Technical Paper

In Cylinder Augmented Mixing Through Controlled Gaseous Jet Injection

1995-10-01
952358
An investigation was performed on a direct injection diesel engine equipped with a gaseous injector to determine the effects of augmented mixing on emission characteristics. The gaseous injector introduced a jet of gas of particular composition in the cylinder during the latter portion of diesel combustion. This injector was controlled to inject the gas at specific engine timings and at various injection pressures. Engine experiments were done on a LABECO/TACOM single cylinder, direct injected, 1.2 liter, four stroke diesel engine. This engine was operated at 1500 rpm at an equivalence ratio of 0.5 with simulated turbocharging. The fuel injection timing was changed for some cases to accommodate the gaseous injection. Exhaust particulate emissions were measured with a mini-dilution tunnel. All other emissions data were measured on a REGA 7000 Real-Time Exhaust Gas Analyzer Fourier Transform Infrared (FT-IR) system.
Technical Paper

An Application of the Coherent Flamelet Model to Diesel Engine Combustion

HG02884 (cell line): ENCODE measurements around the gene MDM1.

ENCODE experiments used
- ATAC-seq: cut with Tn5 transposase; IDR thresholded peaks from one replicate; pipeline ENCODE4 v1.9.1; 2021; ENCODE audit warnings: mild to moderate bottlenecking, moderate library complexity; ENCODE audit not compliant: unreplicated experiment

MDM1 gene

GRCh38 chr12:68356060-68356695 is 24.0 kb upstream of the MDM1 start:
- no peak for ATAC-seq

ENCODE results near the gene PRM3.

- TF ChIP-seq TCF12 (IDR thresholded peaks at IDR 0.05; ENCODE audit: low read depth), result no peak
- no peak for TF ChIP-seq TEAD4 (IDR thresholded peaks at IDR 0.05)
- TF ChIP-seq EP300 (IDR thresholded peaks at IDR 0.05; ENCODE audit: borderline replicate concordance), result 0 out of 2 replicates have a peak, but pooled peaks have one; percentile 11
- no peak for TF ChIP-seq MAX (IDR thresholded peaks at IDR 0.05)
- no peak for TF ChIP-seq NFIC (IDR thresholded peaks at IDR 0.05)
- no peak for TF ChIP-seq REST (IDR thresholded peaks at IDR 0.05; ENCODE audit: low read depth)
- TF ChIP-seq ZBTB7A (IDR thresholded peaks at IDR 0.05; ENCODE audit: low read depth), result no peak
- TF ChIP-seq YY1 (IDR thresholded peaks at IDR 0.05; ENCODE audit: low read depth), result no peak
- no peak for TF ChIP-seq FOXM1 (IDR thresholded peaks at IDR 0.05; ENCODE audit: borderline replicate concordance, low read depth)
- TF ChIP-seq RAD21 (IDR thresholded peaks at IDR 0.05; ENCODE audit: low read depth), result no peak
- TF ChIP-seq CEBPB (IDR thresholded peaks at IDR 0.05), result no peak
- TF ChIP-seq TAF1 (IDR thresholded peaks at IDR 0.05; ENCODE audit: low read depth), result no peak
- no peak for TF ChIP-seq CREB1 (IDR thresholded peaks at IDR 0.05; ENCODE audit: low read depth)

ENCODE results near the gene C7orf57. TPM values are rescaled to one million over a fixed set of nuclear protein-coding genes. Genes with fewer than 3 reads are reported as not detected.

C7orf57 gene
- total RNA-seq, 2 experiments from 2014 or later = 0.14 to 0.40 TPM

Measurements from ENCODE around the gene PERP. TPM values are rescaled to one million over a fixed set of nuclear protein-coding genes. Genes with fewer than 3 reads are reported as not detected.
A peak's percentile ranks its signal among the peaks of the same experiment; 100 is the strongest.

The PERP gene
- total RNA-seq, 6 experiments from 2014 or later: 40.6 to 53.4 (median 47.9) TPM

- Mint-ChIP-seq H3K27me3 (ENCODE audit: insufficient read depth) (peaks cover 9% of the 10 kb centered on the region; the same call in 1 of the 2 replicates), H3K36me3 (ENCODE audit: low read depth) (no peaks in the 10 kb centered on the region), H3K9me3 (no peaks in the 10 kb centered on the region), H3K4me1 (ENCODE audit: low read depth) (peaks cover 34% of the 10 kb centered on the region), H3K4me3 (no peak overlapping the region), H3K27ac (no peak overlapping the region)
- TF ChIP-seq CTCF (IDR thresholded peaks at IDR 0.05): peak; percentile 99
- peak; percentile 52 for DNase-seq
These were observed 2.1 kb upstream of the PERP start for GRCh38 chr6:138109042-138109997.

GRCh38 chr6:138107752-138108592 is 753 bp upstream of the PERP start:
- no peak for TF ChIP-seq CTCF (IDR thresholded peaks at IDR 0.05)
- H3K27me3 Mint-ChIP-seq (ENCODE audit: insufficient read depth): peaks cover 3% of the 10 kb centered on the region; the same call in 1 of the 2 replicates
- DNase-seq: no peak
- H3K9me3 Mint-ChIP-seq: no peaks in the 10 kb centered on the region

1995-02-01
950281
A turbulent combustion model based on the coherent flamelet model was developed in this study and applied to diesel engines. The combustion was modeled in three distinct but overlapping phases: low temperature ignition kinetics using the Shell ignition model, high temperature premixed burn using a single step Arrhenius equation, and the flamelet based diffusion burn. Two criteria for transitions based on temperature, heat release rate, and the local Damköhler number were developed for the progression of combustion between each of these phases. The model was implemented into the computational computer code KIVA-II. Previous experiments on a Caterpillar model E 300, # 1Y0540 engine, a Tacom LABECO research engine, and a single cylinder version of a Cummins N14 production engine were used to validate the cylinder averaged predictions of the model.
Technical Paper

Modeling the Effects of Intake Flow Characteristics on Diesel Engine Combustion

1995-02-01
950282
The three-dimensional CFD codes KIVA-II and KIVA-3 have been used together to study the effects of intake generated in-cylinder flow structure on fuel-air mixing and combustion in a direct injected (DI) Diesel engine. In order to more accurately account for the effect of intake flow on in-cylinder processes, the KIVA-II code has been modified to allow for the use of data from other CFD codes as initial conditions. Simulation of the intake and compression strokes in a heavy-duty four-stroke DI Diesel engine has been carried out using KIVA-3. Flow quantities and thermodynamic field information were then mapped into a computational grid in KIVA-II for use in the study of mixing and combustion. A laminar and turbulent timescale combustion model, as well as advanced spray models, including wave breakup atomization, dynamic drop drag, and spray-wall interaction has been used in KIVA-II.